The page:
Why Is It So Hard To Innovate?
I was recently reflecting on 2018 -- an end of the year ritual -- taking stock of the triumphs, challenges, and lessons learned before I begin to prioritize actions to further innovation and accelerate adoption in 2019. In search of inspiration, I found myself reviewing rankings published throughout the year; like “Fast Company’s” Most Innovative Companies of 2018.
I found many lists categorizing the most innovative startups, technology providers, and entrepreneurs. Each list has similarities you’d expect, but one commonality I found surprising was that none of them recognize companies in the construction industry, with CONSTRUCTECH being the only exception. In fact, there isn’t even a category for the construction sector in most publications. And I get it. The industry’s productivity growth has remained stagnant for the past two decades, we’ve been sluggish to adopt technology, have one of the lowest rates of research and development spending, and are one of the least digitalized sectors.
Fortunately, things are changing. Three years ago, there were only pockets of conversation about game-changing innovations in the construction industry, such as building information modeling, artificial intelligence, machine learning, mixed reality, autonomous vehicles, robotic assistants, or additive manufacturing. These terms are now nearly ubiquitous in discussions with customers and competitors alike, clear evidence we’re on the right path and generating momentum.
Every sector, and most organizations, understand the importance of innovating to create competitive advantages and deliver greater value to customers. Unfortunately, identifying the need to innovate is only a small part of addressing the challenge, and many organizations struggle with both deploying and integrating innovation within their corporate culture.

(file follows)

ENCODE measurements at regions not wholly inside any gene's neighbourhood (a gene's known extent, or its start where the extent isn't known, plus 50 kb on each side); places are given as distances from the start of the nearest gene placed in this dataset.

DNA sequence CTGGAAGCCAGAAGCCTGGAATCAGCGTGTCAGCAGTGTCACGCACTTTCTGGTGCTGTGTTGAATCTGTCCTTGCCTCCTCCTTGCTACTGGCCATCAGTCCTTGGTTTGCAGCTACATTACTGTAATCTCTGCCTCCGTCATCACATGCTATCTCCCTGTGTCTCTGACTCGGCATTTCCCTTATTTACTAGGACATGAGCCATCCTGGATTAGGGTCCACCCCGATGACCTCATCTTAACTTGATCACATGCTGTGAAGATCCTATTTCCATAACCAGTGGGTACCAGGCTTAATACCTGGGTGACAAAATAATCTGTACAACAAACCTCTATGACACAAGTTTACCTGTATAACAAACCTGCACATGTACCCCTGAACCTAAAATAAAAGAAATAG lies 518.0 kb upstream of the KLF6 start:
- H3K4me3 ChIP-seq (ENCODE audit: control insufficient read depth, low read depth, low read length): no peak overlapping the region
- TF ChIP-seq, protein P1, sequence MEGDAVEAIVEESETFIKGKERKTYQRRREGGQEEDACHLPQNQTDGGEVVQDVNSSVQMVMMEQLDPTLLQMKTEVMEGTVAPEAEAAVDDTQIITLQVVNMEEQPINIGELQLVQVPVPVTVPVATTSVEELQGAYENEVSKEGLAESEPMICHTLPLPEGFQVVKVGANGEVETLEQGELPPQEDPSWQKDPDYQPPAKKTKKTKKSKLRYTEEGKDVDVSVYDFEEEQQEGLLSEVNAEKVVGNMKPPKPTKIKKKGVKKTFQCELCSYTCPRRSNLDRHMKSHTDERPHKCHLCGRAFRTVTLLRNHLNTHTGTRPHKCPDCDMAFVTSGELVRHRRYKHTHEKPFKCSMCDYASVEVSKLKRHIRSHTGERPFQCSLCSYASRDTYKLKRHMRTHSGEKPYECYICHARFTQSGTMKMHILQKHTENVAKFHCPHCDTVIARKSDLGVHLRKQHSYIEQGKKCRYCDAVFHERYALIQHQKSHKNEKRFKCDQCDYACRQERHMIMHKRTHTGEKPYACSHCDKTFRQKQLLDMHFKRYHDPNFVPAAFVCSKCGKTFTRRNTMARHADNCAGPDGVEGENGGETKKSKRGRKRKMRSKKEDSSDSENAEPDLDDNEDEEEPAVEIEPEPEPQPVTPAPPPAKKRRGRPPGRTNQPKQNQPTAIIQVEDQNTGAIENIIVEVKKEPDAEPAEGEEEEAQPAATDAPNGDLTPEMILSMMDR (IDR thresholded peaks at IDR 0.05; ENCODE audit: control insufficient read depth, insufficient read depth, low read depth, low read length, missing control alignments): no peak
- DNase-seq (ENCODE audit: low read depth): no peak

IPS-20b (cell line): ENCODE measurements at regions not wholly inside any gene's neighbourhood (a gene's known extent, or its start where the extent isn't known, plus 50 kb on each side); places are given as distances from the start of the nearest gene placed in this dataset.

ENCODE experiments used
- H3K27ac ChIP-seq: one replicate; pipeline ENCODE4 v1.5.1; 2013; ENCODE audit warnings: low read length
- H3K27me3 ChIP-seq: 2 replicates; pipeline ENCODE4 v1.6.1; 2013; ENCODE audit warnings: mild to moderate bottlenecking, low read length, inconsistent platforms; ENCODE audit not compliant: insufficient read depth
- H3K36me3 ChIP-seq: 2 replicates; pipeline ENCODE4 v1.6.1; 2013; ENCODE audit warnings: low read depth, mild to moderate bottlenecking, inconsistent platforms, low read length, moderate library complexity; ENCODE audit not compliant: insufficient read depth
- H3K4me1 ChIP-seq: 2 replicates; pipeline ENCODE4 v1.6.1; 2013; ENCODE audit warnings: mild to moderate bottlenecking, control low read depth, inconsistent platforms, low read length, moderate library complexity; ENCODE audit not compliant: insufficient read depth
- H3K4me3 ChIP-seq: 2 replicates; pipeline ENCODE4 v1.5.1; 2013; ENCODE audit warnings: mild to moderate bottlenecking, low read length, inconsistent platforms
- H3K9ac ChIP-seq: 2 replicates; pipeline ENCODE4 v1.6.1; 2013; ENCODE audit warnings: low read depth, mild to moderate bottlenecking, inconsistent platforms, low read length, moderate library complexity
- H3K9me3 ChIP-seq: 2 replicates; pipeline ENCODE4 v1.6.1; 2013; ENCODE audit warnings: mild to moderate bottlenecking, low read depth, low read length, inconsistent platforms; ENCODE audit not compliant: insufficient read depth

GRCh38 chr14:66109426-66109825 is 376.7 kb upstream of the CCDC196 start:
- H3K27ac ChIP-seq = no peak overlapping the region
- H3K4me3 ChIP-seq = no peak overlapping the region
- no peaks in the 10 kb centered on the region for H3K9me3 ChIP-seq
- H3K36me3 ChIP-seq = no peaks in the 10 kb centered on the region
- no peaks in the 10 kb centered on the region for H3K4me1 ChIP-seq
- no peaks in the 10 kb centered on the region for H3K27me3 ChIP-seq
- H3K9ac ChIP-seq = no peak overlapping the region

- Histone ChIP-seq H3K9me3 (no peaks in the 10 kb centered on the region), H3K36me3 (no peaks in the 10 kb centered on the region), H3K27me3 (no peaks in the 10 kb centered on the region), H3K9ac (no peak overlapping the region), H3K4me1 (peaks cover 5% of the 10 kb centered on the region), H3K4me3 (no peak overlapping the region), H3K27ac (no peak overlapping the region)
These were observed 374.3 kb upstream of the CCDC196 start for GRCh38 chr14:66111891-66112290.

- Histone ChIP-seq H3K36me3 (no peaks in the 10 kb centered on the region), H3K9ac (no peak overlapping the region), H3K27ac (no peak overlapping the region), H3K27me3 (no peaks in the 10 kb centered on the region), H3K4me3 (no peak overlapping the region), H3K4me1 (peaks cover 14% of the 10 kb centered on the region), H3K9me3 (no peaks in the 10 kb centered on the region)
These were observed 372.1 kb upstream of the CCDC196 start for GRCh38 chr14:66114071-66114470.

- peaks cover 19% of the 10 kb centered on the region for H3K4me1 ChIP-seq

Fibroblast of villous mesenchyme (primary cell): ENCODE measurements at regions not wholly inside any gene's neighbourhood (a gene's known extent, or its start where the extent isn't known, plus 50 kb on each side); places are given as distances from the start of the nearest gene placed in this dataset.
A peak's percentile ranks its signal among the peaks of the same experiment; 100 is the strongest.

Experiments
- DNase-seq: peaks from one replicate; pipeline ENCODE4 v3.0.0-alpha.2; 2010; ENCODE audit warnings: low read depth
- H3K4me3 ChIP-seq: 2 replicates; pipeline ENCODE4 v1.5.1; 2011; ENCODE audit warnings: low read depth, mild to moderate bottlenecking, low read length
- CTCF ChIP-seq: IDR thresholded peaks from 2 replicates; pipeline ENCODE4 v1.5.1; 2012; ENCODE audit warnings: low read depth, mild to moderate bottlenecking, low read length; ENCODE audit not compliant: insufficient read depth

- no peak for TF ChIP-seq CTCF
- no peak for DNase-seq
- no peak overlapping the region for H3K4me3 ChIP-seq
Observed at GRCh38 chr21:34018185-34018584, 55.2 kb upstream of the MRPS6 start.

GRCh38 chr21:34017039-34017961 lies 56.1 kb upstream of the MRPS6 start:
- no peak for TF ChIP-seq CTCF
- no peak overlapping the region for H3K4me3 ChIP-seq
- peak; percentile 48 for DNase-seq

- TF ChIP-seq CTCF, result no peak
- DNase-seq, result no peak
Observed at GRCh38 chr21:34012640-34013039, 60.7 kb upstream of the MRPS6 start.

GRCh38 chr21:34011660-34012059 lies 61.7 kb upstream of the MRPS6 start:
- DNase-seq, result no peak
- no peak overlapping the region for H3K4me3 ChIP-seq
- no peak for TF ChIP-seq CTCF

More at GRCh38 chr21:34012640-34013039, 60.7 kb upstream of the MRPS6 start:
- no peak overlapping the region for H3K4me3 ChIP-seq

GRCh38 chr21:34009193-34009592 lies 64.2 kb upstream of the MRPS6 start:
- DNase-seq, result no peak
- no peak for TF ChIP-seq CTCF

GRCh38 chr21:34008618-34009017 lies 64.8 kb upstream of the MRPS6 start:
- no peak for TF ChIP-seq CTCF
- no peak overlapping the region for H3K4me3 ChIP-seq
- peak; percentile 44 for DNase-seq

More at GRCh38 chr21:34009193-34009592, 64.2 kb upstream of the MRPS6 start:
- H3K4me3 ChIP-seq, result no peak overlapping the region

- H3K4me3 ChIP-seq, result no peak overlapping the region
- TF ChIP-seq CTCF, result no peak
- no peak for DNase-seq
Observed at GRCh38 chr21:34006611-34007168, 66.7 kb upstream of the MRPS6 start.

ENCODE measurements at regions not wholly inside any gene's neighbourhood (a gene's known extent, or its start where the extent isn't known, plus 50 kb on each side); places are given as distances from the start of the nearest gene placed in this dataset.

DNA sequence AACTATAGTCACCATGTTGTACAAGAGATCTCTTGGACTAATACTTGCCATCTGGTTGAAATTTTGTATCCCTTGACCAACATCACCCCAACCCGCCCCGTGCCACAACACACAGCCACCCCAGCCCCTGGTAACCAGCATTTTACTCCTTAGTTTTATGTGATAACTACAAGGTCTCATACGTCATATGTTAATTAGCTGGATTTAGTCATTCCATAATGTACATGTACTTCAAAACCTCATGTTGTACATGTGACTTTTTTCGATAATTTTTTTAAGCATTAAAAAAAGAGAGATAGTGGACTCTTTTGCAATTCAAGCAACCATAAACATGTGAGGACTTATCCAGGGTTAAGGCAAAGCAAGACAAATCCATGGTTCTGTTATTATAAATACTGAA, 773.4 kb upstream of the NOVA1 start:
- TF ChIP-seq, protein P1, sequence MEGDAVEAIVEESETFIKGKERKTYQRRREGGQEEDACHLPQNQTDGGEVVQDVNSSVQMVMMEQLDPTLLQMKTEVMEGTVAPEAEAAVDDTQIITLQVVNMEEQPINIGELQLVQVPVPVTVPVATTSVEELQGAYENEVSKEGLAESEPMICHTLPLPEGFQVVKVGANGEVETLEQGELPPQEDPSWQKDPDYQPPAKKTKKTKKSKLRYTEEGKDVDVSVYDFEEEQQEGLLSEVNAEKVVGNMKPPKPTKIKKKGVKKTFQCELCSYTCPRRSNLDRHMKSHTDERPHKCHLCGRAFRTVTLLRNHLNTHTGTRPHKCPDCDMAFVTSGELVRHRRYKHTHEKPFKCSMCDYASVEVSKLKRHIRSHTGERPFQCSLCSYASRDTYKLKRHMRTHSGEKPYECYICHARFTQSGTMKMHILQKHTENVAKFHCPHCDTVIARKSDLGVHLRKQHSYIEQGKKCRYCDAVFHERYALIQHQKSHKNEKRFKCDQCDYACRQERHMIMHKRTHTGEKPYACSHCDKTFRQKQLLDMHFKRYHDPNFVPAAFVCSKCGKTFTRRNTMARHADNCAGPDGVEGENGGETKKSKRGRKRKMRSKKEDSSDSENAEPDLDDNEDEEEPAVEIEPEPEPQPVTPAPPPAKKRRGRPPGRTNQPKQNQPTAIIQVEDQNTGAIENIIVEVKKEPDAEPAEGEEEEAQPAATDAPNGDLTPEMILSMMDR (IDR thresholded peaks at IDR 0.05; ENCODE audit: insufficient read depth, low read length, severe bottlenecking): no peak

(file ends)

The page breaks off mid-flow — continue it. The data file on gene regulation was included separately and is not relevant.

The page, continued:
Why is it so hard to innovate? To help answer this, I’ve framed some of our learning into an easy to remember acronym: D.E.S.I.G.N. Innovation within any organization can be structured and unleashed by the design of processes, governance, and change, hence the use of the word DESIGN for our six lessons learned. The following are elements to consider as you set out to D.E.S.I.G.N. innovation and change your organization.
Direct a course
Do you and your colleagues understand what kind of innovation you are supposed to deliver? Without a clear strategy, language, definition of success, and vision, it will be very difficult to prioritize your innovation efforts and ensure resources are allocated to the highest potential innovations. Consequently, your innovators will feel as though they’re being asked to play the innovation lottery, where ideas randomly advance with no transparent or consistent criteria guiding what is pursued or abandoned. This is incredibly discouraging and will lead to diminishing engagement from those once excited. To avoid this: establish a clear vision to set the direction. For us, this vision and focus is around safer, better, faster, and leaner project delivery through improved productivity.
Embrace a future with new solutions
Neophobia is the fear of anything new. In its milder form, it can manifest as the unwillingness to try new things or break from routine. In every organization, there are elements of natural resistance to change and innovation because of the unknowns and the uncertainty. Some see innovation as a threat and will hold onto the known. If this is not addressed early, you’ll find pockets of visible and invisible resistance, resulting in further demotivation for your innovators. It’s critical to articulate why innovation will create more opportunity for everyone and how everyone will have a role in the future state – in some instances this will require training and development. Generally, successful innovation will eliminate repetitive and inefficient tasks (or waste), and create greater value for customers as well as more opportunity for our people – the increased competitive advantage will lead to winning new work. To avoid the fear of the future: communicate the benefits of innovation to everyone and make it personal – clearly describe how a willingness to adapt to change and embrace new skills will result in greater job satisfaction and security.
Simplify the path to action